Speaker of the British House of Commons election, 2000
The 2000 election of the Speaker of the House of Commons occurred on 23 October 2000 after the retirement of Betty Boothroyd as Speaker. The election resulted in the election of Scottish Labour MP Michael Martin. It was the first contested election since 27 April 1992.
- John McWilliam (Labour), nominated by Jamie Cann and seconded by Helen Brinton
- Alan Beith (Liberal Democrats), nominated by Dafydd Wigley and seconded by Jackie Ballard
- Michael Martin (Labour), nominated by Peter Snape and seconded by Ann Keen
- Patrick Cormack (Conservative), nominated by Gillian Shephard and seconded by Tam Dalyell
- Gwyneth Dunwoody (Labour), nominated by David Davis and seconded by Marjorie Mowlam
- Sir Alan Haselhurst (Conservative), nominated by David Winnick and seconded by Peter Brooke
- Sir Michael Lord (Conservative), nominated by Tom King and seconded by Andrew Reed
- Nicholas Winterton (Conservative), nominated by John Wilkinson and seconded by Stephen Pound
- Menzies Campbell (Liberal Democrats), nominated by Martin O'Neill and seconded by Derek Wyatt
- Sir George Young (Conservative), nominated by John MacGregor and seconded by Helen Jackson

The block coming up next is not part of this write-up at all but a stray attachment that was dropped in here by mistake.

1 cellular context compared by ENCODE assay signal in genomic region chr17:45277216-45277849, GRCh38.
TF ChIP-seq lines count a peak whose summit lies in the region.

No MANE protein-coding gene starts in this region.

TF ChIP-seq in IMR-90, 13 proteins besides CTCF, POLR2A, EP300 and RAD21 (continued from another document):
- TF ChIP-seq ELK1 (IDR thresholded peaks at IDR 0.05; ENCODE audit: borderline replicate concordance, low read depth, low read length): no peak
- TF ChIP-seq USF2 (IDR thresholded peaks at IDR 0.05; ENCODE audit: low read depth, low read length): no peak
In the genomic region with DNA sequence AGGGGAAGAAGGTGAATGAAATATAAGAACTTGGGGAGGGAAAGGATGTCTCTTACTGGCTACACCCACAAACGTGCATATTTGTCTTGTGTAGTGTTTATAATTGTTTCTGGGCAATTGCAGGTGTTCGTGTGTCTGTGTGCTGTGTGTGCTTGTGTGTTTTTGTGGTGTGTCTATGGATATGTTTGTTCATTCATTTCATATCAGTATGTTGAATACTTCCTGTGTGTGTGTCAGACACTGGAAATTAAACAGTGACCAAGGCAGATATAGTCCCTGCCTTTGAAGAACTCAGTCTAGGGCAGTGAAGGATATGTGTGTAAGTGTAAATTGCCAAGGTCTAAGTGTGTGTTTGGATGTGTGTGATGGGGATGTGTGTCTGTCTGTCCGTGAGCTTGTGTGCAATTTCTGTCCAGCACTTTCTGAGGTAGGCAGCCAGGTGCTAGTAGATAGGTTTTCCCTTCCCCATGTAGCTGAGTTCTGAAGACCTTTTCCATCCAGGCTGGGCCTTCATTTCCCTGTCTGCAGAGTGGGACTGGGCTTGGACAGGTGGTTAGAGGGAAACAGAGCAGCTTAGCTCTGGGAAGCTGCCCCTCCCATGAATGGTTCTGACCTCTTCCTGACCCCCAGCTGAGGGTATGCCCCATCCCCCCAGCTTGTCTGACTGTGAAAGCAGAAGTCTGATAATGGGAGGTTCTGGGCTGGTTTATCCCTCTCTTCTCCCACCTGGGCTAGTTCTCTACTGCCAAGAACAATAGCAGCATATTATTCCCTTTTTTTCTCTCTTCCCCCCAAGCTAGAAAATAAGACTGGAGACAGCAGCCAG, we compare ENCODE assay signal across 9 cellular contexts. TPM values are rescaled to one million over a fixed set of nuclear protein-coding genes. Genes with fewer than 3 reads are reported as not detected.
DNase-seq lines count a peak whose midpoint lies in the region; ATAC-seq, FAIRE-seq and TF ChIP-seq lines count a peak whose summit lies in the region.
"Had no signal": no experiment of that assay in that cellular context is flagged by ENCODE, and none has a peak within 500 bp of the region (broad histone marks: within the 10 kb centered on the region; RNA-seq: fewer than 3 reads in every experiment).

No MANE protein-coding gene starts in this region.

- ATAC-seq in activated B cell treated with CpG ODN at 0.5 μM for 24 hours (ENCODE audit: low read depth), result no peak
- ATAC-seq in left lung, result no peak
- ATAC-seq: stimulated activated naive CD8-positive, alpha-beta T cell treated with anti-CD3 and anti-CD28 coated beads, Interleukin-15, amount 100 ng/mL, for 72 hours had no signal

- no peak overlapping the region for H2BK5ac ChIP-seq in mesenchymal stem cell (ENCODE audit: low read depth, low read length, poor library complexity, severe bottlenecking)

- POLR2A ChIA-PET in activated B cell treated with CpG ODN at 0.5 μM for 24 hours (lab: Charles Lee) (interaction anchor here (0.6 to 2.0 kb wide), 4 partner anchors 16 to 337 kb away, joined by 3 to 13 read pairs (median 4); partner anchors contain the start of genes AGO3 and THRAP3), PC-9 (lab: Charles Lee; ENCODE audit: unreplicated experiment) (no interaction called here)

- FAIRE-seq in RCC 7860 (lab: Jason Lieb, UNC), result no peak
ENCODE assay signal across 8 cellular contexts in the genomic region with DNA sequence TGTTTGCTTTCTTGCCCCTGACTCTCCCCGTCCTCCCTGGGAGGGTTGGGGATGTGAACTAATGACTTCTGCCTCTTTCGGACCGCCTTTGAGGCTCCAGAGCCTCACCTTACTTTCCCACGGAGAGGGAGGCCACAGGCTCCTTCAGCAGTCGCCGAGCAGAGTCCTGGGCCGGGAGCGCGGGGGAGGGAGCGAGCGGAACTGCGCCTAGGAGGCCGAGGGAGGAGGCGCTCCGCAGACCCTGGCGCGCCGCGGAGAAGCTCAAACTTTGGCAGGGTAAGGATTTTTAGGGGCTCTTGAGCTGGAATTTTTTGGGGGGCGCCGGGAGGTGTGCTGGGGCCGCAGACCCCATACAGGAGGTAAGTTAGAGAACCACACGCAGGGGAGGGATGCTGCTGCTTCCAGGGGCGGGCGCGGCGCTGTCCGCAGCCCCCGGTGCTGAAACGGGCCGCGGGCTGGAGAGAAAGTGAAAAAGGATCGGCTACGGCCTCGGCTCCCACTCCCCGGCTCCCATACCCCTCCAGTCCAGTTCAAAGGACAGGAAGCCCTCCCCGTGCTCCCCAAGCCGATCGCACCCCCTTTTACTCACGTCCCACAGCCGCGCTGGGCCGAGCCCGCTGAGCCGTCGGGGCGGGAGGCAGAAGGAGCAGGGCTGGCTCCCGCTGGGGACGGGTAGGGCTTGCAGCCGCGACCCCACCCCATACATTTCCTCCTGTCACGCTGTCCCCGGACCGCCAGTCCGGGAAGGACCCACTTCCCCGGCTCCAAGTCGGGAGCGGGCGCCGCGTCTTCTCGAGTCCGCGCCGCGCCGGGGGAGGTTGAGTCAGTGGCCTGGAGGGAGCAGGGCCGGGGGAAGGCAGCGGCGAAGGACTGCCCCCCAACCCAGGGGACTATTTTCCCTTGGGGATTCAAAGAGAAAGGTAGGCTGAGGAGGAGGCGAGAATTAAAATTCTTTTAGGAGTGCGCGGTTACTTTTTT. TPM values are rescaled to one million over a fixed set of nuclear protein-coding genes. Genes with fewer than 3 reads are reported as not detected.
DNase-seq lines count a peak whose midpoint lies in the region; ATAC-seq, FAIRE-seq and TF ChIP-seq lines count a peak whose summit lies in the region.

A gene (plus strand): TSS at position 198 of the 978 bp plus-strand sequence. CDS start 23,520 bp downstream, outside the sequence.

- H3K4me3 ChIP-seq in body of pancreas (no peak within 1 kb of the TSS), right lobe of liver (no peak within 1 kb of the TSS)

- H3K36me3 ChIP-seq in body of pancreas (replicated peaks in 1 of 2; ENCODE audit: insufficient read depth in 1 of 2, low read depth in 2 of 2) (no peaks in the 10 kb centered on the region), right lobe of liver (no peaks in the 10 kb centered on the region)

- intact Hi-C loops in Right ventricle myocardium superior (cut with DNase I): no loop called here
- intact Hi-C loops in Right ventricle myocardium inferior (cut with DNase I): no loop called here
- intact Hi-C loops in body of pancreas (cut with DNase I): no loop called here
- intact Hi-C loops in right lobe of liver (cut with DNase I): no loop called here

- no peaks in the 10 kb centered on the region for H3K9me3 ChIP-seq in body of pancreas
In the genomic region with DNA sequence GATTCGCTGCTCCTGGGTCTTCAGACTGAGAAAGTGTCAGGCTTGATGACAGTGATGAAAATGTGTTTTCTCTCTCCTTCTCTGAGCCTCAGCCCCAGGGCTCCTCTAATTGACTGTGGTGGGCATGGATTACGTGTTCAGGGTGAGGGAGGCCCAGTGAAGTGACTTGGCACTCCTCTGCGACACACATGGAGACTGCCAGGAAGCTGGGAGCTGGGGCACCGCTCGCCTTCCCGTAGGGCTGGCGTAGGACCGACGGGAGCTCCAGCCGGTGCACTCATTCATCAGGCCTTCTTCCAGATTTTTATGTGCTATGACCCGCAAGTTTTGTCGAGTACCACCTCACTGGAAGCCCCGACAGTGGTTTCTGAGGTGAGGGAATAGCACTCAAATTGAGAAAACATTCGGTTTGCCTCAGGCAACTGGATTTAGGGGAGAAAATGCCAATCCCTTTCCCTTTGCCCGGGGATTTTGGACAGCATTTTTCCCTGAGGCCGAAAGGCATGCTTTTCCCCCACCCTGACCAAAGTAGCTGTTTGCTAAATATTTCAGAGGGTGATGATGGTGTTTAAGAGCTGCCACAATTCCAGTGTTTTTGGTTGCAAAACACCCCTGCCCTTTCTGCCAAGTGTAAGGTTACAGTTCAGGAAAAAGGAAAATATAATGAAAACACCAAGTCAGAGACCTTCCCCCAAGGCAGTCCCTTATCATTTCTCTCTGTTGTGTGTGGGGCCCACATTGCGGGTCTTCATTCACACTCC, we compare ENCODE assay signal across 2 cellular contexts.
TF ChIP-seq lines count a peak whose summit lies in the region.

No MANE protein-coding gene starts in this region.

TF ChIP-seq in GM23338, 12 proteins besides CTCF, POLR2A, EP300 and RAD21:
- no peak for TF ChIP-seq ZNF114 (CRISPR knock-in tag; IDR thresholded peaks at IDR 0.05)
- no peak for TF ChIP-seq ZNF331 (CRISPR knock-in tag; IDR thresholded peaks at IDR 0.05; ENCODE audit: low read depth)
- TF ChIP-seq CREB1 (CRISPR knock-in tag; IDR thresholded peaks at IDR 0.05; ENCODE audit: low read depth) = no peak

- David Clark (Labour), nominated by John Maxton and seconded by Joan Ruddock
- Richard Shepherd (Conservative), nominated by Martin Bell and seconded by Tony Wright
Candidate who withdrew
This was the last Speaker election to be conducted by means of a conventional parliamentary motion with recorded votes on an amendment for each candidate. With an unusually large number of candidates, a significant number of MPs spoke in favour of switching to a less time-consuming procedure, but Sir Edward Heath, who was presiding in his capacity as Father of the House, declined to allow a vote on this issue.
The repeated ballots took nearly six hours. Each candidate gave their own speech of submission to the will of the House, having each been nominated and seconded by Members in separate speeches. Martin was the front runner going into the ballot and was never in any danger of losing during the election, winning every ballot by at least 76 votes.
|Michael Martin: 345||Sir Alan Haselhurst: 140|
|Michael Martin: 409||Alan Beith: 83|
|Michael Martin: 341||Gwyneth Dunwoody: 170|
|Michael Martin: 317||Sir George Young: 241|
|Michael Martin: 381||Menzies Campbell: 98|
|Michael Martin: 257||David Clark: 192|
|Michael Martin: 340||Nicholas Winterton: 116|
|Michael Martin: 309||John Mcwilliam: 30|
|Michael Martin: 290||Michael Lord: 146|
|Michael Martin: 287||Sir Patrick Cormack: 130|
|Michael Martin: 282||Richard Shepherd: 136|
Once all Martin's opponents had been eliminated from the contest, the original motion that he be elected Speaker was met with some audible opposition. A division was therefore held, but the motion was approved by 370 votes to 8. Martin was thus conducted to the Chair by the MPs who had nominated and seconded him, Peter Snape and Ann Keen respectively.